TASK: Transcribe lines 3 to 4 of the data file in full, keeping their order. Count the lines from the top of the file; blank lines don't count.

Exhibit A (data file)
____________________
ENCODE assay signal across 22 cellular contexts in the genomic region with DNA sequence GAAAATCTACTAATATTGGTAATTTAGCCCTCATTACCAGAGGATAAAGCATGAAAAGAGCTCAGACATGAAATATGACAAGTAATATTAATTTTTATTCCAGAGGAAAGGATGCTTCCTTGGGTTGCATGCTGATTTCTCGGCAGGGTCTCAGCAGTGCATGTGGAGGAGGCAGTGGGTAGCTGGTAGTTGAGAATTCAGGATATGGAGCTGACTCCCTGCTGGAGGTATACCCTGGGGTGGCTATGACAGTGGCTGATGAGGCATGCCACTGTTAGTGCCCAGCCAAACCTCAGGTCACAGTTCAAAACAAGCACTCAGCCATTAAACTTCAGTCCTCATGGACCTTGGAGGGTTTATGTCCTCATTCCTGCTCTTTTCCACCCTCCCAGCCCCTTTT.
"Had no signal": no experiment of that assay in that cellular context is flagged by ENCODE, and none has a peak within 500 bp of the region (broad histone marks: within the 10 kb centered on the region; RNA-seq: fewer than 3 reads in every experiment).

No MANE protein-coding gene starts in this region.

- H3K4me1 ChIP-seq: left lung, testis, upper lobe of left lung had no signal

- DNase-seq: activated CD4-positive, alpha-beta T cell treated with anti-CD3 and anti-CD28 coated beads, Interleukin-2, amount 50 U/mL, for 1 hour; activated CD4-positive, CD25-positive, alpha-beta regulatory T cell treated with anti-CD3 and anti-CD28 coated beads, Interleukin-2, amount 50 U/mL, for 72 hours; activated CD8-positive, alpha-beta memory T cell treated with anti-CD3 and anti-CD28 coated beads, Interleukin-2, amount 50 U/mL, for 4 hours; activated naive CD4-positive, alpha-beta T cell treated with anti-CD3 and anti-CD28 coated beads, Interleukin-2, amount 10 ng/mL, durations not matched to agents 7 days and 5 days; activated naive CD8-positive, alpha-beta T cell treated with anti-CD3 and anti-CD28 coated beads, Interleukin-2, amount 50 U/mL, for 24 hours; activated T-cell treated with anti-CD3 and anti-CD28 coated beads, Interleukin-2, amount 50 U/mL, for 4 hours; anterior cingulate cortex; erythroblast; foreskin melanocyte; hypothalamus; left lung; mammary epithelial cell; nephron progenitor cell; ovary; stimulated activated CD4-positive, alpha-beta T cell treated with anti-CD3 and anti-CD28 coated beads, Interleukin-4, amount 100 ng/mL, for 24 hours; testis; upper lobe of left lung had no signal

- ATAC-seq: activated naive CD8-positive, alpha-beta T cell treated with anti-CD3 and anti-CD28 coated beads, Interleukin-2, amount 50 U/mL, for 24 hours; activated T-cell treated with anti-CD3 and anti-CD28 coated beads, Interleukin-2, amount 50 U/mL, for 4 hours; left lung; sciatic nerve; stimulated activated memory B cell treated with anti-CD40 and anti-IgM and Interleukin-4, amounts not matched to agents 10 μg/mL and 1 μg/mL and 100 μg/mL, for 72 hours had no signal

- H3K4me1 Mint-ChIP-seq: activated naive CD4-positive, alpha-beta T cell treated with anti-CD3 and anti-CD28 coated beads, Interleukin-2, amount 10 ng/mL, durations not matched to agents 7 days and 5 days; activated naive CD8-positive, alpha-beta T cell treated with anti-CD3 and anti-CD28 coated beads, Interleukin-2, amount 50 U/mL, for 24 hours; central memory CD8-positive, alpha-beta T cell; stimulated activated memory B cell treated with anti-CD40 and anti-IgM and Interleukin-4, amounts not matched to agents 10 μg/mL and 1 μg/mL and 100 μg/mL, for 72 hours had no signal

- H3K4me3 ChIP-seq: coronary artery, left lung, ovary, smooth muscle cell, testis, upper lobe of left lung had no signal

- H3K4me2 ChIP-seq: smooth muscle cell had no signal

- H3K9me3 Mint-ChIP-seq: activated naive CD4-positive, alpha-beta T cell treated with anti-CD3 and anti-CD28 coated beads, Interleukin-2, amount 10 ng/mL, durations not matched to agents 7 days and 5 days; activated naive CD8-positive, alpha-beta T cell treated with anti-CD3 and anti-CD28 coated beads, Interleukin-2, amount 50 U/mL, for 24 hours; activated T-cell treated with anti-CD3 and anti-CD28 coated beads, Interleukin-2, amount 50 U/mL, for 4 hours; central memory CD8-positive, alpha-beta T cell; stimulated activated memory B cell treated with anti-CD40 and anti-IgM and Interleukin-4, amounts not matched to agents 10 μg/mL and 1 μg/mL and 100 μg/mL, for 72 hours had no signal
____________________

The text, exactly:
No MANE protein-coding gene starts in this region.

- H3K4me1 ChIP-seq: left lung, testis, upper lobe of left lung had no signal